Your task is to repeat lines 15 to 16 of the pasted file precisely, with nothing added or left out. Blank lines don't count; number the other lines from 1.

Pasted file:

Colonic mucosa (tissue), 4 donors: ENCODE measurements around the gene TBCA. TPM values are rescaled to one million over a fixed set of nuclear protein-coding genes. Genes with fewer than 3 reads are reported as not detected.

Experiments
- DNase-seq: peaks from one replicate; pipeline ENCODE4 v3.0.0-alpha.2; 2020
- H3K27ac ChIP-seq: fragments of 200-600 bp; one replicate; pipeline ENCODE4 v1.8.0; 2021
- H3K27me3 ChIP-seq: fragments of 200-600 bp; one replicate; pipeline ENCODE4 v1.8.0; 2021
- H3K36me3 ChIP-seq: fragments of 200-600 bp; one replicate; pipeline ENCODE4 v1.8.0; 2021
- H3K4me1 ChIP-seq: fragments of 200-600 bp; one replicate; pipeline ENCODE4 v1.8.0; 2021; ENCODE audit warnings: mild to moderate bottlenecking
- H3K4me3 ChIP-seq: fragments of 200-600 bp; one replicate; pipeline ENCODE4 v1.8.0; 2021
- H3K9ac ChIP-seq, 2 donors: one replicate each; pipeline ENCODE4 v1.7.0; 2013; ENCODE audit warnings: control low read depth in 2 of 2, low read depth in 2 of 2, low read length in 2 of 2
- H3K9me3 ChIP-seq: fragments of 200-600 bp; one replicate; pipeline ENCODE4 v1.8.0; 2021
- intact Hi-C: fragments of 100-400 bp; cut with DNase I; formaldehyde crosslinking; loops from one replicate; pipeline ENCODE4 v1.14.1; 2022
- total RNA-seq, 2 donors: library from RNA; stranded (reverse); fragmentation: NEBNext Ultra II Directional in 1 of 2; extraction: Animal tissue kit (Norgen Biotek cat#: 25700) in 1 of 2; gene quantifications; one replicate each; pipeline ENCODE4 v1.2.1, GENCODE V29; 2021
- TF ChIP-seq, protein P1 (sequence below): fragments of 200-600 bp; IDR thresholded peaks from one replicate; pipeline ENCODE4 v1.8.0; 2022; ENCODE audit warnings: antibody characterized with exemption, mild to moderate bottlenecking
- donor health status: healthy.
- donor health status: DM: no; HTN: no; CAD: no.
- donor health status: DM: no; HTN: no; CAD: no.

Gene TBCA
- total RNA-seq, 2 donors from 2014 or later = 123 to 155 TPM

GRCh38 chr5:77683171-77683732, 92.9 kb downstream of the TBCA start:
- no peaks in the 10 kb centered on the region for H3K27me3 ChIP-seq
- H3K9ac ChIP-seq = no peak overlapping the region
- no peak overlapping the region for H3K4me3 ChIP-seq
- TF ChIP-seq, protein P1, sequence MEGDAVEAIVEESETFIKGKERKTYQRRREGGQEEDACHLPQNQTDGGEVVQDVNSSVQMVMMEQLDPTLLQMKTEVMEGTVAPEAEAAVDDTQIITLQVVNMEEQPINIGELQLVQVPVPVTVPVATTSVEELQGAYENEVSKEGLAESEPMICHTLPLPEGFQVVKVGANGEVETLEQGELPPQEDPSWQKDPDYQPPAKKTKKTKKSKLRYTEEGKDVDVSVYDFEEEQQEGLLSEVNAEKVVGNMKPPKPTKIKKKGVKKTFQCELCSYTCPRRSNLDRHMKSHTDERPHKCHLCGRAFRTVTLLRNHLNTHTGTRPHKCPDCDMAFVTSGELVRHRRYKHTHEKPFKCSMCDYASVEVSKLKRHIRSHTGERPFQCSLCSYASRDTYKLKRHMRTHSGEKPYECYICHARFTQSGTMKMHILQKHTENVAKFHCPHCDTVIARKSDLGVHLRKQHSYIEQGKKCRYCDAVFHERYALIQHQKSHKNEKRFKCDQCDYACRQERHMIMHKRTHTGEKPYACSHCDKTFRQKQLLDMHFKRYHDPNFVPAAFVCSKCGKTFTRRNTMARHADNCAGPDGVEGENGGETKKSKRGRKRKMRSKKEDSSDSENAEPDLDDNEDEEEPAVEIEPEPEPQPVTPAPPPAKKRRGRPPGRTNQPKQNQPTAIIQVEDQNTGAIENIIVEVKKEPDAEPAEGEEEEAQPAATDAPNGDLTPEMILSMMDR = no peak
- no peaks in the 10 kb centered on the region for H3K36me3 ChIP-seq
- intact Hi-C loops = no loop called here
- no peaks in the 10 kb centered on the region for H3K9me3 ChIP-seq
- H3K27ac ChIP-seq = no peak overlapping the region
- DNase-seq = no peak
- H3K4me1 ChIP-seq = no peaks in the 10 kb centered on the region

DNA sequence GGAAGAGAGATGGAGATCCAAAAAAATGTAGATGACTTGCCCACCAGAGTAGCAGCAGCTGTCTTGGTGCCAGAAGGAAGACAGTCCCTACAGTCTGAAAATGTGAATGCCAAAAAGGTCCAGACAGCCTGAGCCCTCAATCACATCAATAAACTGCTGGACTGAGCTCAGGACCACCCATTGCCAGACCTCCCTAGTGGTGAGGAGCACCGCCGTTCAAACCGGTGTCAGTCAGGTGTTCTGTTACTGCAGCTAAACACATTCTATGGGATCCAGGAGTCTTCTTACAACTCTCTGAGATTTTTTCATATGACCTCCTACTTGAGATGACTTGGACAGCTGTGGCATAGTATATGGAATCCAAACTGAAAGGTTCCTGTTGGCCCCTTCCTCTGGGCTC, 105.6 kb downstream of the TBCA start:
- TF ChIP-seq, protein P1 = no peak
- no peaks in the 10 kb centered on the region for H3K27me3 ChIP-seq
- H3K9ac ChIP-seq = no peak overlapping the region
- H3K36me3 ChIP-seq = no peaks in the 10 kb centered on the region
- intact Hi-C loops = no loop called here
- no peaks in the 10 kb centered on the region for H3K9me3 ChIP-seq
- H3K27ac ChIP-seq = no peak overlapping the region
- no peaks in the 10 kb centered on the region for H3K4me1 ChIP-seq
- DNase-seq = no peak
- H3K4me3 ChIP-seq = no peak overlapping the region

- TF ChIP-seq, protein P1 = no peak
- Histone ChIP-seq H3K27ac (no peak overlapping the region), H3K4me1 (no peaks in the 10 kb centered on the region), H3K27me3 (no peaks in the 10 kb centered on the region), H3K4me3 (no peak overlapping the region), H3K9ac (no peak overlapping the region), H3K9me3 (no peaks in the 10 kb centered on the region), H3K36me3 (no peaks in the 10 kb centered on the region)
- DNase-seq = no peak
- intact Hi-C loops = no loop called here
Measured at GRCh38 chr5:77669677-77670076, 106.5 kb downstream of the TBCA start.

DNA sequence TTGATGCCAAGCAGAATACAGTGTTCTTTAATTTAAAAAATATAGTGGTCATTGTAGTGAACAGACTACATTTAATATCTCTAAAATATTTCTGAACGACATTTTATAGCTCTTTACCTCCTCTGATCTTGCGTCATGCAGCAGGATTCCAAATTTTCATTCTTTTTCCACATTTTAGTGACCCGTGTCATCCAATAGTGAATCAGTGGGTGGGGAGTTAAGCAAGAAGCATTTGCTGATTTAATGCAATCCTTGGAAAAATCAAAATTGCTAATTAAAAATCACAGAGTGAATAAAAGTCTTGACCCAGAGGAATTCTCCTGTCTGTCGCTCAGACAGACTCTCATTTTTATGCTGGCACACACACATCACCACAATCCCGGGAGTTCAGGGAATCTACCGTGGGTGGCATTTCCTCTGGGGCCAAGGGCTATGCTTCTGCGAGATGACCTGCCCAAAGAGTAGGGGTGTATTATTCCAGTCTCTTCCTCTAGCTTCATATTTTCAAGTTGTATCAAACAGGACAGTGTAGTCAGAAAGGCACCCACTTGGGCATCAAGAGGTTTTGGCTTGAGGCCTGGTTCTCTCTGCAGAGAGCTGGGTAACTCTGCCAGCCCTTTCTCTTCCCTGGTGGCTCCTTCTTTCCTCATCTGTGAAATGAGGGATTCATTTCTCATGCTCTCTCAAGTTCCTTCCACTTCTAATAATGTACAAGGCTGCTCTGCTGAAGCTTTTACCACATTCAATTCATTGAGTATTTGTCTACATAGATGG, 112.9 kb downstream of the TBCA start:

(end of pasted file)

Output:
- donor health status: DM: no; HTN: no; CAD: no.
- donor health status: DM: no; HTN: no; CAD: no.